Many of us grew up hearing the war stories of our parents and grandparents who served in foreign battles for our freedom. We always do our best to honor those that never made it back home. One distinguished late local member of the military community who must not be forgotten was a Middle Village resident named Thomas George Abbey.

Thomas Abbey was born on an army base in Plattsburgh, New York in 1899 and grew up in Michigan. He served at Great Lakes Naval Training Center outside Chicago in WWI. At the conclusion of the war he obtained a pilot’s license and worked as a stunt pilot on barnstorming tours of the United States for 10 years before marrying his wife, Mary, and settling down in Middle Village.

In 1927, Abbey joined the NYPD and in 1929 was assigned to the Brooklyn motorcycle unit. His help was requested in 1933 during the search for American pilot James Mattern who went lost as he was attempting to beat the round-the-world flight record held at the time by Wiley Post. The NYPD granted him a leave for the mission. Abbey and three other fliers took off from Floyd Bennett Field in a Bellanca monoplane and headed to Alaska. Mattern was eventually found in Siberia and was flown to Nome by a Soviet rescue plane. From there, Abbey’s crew flew Mattern safely to Edmonton, Alberta, Canada, completing the mission.

Tom and Mary had lived in Middle Village South initially, but later settled into a lovely rowhome located at 64-64 82nd Place (above). Duty would call once more. Tom’s flying skills were so valued, that the newly formed Civil Aeronautics Administration in 1941 requested that he train civilian pilots for potential future military service in the Army Air Corps at a base in Orlando, Florida. Mayor Fiorello LaGuardia granted Abbey a one year leave from the NYPD so he could serve in this important role.

By the time Abbey had completed his assignment, the nation was embroiled in WWII. Abbey briefly returned to the NYPD, but in October 1942 when he was in his early forties, he was asked to enlist in the Army Air Corps and serve his country once again. The NYPD granted him a third leave. According to a 1943 Daily News article, “an FBI man called for the flier last fall and sent him directly to Gen. Henry H. Arnold’s office in Washington, where he was commissioned.” He was assigned the rank of Captain with 1st Mapping Group, 16th Photo Squadron of the Reconnaissance Unit. At the time, he had 6,700 flying hours to his credit.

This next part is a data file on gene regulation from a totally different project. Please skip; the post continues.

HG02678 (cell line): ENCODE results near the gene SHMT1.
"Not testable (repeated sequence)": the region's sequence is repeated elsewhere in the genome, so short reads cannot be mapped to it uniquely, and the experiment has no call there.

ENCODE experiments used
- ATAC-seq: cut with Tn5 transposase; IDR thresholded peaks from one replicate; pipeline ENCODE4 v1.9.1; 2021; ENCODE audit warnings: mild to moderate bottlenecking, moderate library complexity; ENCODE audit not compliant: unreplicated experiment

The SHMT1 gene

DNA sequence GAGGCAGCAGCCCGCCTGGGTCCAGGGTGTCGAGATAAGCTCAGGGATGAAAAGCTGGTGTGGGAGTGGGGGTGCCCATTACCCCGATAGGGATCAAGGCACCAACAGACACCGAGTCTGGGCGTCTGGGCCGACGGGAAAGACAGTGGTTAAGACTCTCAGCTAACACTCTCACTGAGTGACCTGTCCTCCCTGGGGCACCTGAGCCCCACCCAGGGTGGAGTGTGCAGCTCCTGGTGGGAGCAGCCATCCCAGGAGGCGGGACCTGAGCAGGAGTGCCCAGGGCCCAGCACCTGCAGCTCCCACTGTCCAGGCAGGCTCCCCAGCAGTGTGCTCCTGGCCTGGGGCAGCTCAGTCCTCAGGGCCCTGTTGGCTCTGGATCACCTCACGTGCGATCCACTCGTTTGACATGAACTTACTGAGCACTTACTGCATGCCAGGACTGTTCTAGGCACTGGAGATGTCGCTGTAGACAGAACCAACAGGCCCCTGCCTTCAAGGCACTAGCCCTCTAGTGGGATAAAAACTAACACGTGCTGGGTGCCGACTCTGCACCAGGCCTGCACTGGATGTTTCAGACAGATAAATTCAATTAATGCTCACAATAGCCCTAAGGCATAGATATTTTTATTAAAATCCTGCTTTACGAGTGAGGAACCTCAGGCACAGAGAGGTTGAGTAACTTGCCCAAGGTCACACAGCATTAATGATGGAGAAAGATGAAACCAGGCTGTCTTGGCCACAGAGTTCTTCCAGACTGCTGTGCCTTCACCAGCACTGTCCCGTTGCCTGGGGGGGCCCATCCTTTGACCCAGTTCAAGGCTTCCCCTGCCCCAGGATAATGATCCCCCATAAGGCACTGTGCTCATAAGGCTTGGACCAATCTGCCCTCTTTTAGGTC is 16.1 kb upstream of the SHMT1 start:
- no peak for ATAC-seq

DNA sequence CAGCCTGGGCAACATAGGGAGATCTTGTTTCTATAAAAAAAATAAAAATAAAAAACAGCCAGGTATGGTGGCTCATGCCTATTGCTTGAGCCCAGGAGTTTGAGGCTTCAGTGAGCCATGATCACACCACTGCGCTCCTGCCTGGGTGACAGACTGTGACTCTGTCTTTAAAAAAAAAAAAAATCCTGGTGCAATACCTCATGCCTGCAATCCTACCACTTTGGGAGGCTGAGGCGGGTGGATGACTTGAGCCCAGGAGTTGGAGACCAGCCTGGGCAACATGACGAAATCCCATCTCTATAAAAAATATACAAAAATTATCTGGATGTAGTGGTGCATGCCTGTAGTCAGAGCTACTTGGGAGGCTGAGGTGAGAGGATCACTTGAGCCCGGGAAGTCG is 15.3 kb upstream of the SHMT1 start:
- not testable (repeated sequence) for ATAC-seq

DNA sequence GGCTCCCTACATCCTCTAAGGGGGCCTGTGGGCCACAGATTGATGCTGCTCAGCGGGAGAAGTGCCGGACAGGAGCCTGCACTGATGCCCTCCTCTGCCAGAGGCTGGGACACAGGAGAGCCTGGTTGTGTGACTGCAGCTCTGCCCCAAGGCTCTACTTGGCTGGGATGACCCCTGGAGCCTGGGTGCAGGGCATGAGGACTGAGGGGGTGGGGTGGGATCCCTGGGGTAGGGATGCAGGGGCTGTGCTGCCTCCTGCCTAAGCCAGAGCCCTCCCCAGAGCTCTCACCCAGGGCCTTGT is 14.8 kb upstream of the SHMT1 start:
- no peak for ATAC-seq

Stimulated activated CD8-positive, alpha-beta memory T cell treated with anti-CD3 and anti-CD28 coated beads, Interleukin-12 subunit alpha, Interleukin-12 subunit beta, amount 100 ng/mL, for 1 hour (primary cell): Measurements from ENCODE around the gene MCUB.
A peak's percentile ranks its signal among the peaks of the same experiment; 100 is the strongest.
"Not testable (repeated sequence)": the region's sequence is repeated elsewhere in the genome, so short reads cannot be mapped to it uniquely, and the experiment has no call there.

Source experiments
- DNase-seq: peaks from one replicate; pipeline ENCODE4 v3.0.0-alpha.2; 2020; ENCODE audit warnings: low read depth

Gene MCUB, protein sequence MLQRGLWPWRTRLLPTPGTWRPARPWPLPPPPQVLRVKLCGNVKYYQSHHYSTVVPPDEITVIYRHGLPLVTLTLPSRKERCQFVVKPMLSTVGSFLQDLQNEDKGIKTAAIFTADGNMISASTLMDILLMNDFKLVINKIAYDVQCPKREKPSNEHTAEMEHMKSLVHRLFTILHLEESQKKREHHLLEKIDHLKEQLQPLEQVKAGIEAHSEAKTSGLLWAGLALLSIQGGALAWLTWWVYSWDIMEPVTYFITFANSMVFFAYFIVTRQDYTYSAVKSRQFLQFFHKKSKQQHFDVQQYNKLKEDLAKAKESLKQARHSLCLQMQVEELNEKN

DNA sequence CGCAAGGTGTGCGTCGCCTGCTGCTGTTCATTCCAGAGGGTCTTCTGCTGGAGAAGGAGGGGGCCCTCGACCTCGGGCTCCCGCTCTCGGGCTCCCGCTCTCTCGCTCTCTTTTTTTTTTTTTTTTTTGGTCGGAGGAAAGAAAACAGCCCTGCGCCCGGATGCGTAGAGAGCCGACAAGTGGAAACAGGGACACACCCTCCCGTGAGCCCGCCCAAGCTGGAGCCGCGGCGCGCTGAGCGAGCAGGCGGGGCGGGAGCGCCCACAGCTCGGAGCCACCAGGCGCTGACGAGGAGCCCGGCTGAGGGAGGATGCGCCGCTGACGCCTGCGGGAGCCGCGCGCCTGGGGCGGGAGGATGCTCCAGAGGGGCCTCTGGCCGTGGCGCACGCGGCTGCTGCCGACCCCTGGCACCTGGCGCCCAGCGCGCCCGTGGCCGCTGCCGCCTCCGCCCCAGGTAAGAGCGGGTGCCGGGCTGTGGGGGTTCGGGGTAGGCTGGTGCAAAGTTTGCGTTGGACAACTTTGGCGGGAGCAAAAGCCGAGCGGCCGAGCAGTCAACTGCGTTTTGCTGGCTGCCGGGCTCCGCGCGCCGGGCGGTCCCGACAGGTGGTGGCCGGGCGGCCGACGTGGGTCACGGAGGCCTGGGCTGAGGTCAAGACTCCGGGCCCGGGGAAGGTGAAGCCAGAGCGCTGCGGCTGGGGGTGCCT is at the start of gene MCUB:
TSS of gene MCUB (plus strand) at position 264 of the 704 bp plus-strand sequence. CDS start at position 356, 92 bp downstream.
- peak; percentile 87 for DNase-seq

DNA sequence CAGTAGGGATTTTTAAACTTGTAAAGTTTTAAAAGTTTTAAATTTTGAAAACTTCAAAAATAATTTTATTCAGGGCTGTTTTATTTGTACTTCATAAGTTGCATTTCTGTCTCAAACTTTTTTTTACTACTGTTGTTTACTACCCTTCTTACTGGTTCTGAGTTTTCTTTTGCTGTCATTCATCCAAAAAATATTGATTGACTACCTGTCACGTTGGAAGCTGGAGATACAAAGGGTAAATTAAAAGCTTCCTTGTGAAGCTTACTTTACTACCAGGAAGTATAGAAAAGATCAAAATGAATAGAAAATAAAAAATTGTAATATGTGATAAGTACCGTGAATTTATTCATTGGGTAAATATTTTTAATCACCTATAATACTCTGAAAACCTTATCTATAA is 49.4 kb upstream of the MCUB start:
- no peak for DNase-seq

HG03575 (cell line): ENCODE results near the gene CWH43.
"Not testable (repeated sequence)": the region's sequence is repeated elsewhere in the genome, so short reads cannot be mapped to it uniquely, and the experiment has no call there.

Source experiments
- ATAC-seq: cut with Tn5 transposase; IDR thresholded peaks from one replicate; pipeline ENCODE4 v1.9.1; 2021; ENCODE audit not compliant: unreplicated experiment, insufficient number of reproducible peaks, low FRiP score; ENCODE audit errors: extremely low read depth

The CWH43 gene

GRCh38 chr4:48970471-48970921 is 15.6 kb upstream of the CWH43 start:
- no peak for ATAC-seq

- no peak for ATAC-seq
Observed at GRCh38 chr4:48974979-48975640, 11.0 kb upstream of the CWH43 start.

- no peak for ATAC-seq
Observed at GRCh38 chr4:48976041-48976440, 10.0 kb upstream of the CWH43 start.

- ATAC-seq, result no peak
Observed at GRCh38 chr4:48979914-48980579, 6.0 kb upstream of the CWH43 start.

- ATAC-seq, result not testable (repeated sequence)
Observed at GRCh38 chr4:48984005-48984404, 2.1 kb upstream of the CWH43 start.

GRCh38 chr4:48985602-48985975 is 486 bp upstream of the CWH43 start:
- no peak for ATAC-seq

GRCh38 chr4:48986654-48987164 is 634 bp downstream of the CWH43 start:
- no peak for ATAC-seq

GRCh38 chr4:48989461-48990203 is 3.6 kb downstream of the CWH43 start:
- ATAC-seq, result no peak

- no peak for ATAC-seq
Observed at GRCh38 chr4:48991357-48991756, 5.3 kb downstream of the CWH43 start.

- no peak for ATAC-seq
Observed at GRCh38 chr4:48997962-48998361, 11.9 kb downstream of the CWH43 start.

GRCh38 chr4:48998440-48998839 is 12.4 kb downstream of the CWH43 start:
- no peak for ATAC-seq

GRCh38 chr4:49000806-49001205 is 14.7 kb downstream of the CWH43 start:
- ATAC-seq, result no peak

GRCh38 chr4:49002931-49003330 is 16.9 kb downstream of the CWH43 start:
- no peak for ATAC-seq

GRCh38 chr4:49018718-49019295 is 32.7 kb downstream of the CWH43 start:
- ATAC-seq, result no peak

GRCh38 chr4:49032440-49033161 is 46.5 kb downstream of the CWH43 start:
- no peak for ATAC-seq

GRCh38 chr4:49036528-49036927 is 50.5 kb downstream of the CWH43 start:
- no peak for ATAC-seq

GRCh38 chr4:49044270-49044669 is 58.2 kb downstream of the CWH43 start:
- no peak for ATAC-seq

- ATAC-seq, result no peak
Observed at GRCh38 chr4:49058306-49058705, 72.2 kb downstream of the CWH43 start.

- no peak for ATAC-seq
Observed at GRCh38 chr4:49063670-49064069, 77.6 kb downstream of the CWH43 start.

Tom had 11 men under his command. He was tasked with helping to keep the South American supply chain running smoothly, by establishing airfields for a rubber supply company.

In early September 1943, the plane of Abbey’s commanding officer was lost in a storm over the Peruvian jungle. Abbey’s crew was sent to look for him. That was when disaster struck. The story by a witness claimed the runway used was too short causing the plane to crash upon liftoff. Abbey’s remains were recovered and interred in a mausoleum in a Panamanian cemetery. Thomas George Abbey was the first member of the NYPD killed in WWII.

A telegram was sent to Mary informing her of the loss of her husband. She had last seen him a month before his death, when he had returned home on a furlough. A funeral attended by more than 1,000 police officers was held in the absence of his body. In 1948, the US government disinterred the remains of some service members who had been buried overseas and returned them to their families. Abbey was one of them. He was then buried in St. John Cemetery. Mary survived her husband by 50 years and passed away in 1993. The couple had no descendants.

Thomas George Abbey, a daredevil with a sense of duty, protected our city as a member of the NYPD for 13 years, served our country in two World Wars and made the ultimate sacrifice. We feel it is important to commemorate his life and service.

Newtown Historical Society in October 2021 submitted a request to Council Member Robert Holden to co-name 82nd Place between Furmanville Ave and 64th Road “Capt. Thomas Abbey Place.” The City Council granted the request in a July 2022 vote. The graveside ceremony and street sign unveiling will take place at our annual “Thank a Police Officer Day” memorial on Saturday, September 17th starting at 10am at St. John Cemetery. All are encouraged to join us in honor of the man we are respectfully remembering almost 80 years after his death as the “Middle Village Maverick.”

Special thanks to Capt. Abbey’s niece, Marilyn Ward, for providing information for this article.